For Trevorrow, it’s all about respecting how personal stories can be to a person. The people who let their feelings be known have a clear emotional bond to a story. While you can’t always incorporate their desires into a film, you can honor the story as best as you can.
Rodriguez gave a similar answer. He recognizes that you can’t please everyone. Though, no matter what route you take with the story, you still need to be authentic with its creation. Kosinski agreed, adding that while fan service may be alluring, you have to do what’s best to serve the story as a whole.
Virtual Comic-Con Is Good at Giving Insight and Is Enough For Some
Sure, we’re disappointed that we didn’t get any major announcements at Comic-Con this year. We’re also sad that we didn’t get to attend meet-and-greets or watch any fan interactions. While much of the excitement of the event was taken away, we’re still left with hundreds of hours of educational and insightful panels by highly experienced directors, actors, producers, writers, and more.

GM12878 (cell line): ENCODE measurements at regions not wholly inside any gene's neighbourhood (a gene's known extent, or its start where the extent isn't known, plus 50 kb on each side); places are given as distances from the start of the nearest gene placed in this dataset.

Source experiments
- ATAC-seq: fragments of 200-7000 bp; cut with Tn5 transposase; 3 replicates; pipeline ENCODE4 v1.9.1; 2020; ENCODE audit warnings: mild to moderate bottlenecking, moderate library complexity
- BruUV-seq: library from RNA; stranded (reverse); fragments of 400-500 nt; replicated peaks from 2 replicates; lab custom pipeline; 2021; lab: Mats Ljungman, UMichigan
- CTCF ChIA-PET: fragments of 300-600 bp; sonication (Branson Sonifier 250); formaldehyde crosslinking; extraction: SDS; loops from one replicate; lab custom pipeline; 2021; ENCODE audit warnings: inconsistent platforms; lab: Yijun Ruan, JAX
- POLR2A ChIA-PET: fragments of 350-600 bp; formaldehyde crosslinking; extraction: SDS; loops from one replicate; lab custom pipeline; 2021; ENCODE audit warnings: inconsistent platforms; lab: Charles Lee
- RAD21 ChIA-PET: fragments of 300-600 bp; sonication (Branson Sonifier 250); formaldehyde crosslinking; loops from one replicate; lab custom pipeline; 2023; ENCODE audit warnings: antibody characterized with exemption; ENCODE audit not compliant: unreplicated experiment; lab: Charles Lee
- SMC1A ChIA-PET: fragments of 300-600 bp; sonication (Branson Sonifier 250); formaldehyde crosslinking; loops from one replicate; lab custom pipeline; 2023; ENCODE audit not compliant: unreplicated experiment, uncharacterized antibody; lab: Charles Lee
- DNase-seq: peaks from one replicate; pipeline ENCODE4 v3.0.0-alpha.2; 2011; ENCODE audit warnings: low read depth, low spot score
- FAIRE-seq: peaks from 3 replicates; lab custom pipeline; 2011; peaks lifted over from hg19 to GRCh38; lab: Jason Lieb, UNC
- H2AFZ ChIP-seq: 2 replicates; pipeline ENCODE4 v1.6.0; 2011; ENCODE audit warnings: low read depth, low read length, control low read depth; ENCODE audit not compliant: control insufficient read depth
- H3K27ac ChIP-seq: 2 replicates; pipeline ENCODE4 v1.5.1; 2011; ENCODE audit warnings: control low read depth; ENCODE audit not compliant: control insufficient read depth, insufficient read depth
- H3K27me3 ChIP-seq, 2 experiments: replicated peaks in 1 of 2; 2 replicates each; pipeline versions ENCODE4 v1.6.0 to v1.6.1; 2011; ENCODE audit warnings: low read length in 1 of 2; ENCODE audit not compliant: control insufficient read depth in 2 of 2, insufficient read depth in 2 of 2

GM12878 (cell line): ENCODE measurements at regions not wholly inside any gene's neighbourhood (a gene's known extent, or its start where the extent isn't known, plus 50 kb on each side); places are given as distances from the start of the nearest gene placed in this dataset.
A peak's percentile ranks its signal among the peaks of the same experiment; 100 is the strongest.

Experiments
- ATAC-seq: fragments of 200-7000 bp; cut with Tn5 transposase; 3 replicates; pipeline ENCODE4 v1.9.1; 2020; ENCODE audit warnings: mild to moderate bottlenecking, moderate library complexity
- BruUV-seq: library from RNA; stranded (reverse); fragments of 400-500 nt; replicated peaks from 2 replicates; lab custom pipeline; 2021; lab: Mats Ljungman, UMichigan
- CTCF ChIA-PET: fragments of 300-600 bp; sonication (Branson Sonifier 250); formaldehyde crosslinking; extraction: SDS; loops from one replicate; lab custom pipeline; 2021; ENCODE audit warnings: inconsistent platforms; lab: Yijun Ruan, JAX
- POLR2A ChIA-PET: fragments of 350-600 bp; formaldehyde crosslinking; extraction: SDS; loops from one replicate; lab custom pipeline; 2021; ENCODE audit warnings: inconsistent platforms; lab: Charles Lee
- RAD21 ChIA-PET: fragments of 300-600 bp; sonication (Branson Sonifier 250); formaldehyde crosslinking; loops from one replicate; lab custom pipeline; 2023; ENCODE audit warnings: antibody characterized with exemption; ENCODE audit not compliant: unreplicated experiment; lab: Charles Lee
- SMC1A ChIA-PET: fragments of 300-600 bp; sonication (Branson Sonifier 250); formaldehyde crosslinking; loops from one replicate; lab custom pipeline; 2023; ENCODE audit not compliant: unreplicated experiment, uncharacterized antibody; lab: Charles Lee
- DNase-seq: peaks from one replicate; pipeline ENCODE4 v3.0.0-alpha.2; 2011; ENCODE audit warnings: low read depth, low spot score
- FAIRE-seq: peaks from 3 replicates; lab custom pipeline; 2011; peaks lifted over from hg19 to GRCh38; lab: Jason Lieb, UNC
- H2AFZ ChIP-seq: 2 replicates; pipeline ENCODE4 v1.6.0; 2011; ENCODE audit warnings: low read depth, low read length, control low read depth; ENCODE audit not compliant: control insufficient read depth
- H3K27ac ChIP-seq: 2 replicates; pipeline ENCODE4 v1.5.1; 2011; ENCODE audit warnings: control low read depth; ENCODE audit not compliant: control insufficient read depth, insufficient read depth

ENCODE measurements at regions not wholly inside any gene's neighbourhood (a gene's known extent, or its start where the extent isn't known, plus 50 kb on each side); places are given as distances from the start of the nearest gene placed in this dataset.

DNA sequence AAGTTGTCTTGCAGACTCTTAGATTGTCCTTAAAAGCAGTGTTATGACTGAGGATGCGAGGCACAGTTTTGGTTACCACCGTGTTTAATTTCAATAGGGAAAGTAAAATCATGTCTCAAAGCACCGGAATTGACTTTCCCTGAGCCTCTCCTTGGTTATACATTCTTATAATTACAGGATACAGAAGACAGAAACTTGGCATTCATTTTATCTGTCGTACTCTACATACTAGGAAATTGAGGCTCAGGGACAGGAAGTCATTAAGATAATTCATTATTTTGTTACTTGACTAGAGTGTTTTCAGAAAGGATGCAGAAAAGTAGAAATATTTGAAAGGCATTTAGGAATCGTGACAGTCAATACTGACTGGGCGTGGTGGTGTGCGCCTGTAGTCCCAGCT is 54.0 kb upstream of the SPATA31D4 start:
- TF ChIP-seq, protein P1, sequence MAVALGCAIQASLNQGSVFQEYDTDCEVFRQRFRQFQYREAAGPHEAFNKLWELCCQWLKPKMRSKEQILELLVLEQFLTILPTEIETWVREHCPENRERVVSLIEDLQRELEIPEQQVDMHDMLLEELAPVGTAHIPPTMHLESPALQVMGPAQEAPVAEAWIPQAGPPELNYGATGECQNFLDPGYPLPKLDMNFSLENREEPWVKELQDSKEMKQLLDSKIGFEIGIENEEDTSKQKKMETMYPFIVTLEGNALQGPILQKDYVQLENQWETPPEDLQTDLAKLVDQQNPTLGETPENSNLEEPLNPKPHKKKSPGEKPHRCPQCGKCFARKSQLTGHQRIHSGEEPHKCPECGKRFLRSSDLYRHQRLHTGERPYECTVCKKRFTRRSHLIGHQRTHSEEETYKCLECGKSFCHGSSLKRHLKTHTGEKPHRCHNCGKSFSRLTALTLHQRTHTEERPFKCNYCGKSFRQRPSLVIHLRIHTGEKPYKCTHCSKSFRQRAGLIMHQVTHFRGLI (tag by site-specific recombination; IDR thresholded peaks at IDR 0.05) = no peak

Robert Rodriguez, Colin Trevorrow, and Joseph Kosinski all have some incredible experiences from their directing work. We’re thankful that the Directors on Directing Comic-Con at Home panel was able to shed some light at some of the lesser-known facts and thoughts of the industry.
Did you learn anything from the Comic-Con at Home event? Please share your favorite panel with us in the comments below!
Featured image via Comic-Con International on Facebook.
Meghan Hale is the kind of movie lover that has a "must watch" that is a mile long... and growing. When she isn't talking about the latest film and television news she is writing one of her many in-process novels, screaming film trivia at anybody who will listen, and working as a mental health care professional. Follow her on Twitter @meghanrhale for some fun theories and live reactions to all things entertainment.